Blood brothers. Anyway, so… I’m thinking of another language actually. Sorry. But any case, that is the first and most universal definition of love or charity, that St. Thomas gives, friendship. That is a love of mutual benevolence in view of our perfect happiness and so, everything else can be seen in the light of that. Whatever we do or say or think with regard to another, is done in view and charity, of their eternal salvation. Now, if we have the good fortune that that other person loves us back in the same way, always doing and saying and thinking and omitting also, everything in our regard in view of our eternal happiness and the love of God, then you have a true and deep spiritual friendship, and this exist in the world.

CK:
Right.

FHB:
Now, for example, a man and a woman, when they get married, the type of mutual love they have is based upon, a particular need of human nature. The completion, of one sex by the other, and the procreation of children, and, that kind of friendship is still kind of ambiguous because there’s something good I need from you that I can’t give back to you or you can’t give back to me that, are two different things. Though we say, there’s a kind of love which is complimentary.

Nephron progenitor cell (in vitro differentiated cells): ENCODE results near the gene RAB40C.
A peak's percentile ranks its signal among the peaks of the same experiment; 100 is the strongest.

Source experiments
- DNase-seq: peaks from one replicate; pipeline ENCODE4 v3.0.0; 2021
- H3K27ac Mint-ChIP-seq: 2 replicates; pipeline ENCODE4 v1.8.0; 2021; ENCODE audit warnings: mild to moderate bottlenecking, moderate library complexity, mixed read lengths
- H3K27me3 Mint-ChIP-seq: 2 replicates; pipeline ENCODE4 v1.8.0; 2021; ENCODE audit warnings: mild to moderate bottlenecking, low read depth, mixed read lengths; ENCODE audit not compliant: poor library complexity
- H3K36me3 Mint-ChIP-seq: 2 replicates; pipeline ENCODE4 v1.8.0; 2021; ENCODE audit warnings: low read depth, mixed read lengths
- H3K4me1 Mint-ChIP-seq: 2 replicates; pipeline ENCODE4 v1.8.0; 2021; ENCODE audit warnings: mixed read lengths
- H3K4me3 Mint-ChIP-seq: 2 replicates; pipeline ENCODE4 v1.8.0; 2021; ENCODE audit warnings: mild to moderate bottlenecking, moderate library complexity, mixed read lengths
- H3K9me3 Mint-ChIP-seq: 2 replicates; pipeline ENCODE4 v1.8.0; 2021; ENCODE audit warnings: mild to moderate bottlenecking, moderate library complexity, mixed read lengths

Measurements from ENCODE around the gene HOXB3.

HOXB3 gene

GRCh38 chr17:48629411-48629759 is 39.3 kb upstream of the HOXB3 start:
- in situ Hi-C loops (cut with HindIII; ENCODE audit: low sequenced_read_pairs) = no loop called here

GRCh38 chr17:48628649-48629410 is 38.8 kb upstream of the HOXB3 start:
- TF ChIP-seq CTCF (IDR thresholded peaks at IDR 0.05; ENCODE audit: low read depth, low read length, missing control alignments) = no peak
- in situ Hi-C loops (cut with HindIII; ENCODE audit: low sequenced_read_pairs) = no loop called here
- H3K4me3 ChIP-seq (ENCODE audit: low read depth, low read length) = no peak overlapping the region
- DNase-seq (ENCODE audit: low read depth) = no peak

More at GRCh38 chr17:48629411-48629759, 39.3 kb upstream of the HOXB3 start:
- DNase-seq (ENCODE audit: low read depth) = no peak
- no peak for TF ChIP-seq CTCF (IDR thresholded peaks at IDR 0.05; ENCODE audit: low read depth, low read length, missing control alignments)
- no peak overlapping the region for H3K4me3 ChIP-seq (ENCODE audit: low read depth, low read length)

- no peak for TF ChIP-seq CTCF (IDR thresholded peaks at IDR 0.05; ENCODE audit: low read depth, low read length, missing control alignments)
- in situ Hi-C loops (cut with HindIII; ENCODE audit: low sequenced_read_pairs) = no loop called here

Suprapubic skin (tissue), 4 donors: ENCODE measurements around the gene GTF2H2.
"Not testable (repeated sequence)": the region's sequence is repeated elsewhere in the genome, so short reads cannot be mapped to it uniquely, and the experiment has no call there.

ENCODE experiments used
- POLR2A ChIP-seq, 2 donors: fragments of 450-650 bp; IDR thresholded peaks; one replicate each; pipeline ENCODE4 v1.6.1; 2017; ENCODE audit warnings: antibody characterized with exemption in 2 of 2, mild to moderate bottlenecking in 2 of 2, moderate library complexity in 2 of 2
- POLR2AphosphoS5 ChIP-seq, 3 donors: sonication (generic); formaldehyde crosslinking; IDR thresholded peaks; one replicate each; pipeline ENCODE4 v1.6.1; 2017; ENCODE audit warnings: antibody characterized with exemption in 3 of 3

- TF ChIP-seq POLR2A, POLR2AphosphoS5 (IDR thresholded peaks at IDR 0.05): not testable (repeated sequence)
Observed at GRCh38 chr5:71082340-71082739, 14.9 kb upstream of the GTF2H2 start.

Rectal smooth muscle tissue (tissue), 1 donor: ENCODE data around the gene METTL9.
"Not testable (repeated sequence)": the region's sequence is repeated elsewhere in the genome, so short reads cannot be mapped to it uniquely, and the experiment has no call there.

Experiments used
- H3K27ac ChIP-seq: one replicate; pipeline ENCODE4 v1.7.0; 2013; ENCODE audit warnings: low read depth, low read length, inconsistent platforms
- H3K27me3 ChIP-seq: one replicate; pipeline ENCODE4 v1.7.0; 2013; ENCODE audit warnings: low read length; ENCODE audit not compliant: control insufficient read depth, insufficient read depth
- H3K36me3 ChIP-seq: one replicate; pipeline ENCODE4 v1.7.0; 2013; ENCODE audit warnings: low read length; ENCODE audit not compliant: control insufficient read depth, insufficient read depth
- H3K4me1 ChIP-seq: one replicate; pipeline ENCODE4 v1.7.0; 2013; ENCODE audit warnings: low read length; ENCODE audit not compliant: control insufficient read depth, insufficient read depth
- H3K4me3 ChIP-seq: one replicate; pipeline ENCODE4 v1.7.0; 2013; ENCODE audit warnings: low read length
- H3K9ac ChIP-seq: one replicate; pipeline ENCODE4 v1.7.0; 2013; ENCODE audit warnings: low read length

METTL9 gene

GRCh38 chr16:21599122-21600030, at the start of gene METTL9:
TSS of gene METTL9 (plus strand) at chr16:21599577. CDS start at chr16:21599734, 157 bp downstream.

CK:
Okay, yeah.

FHB:
All right. And we sometimes call that need love. That’s not bad, a child needs to be nourished, and need to be instructed, and so loves, his teachers or loves his mother and so on. But, the relationship in marriage, it needs in order to become truly happy, it needs to be elevated to that mutual love in view of eternal life. This marriage is only for this life, but, a type of marriage that becomes a friendship and not only a complimentary union for the sake of procreation, of children, education of children, which is already a very noble thing that’s a sacrament, but it’s ideally becomes an act of friendship because in the Christian sacrament of matrimony, it’s not just a union of man and woman, it’s a sacramental grace that one gives to the other and that’s in view of eternal salvation.

FHB:
So, for us then, the aspects about marriage to which are difficult, and which lead to discord, namely the complementarity, which sometimes ain’t so complimentary.

CK:
Right.

FHB: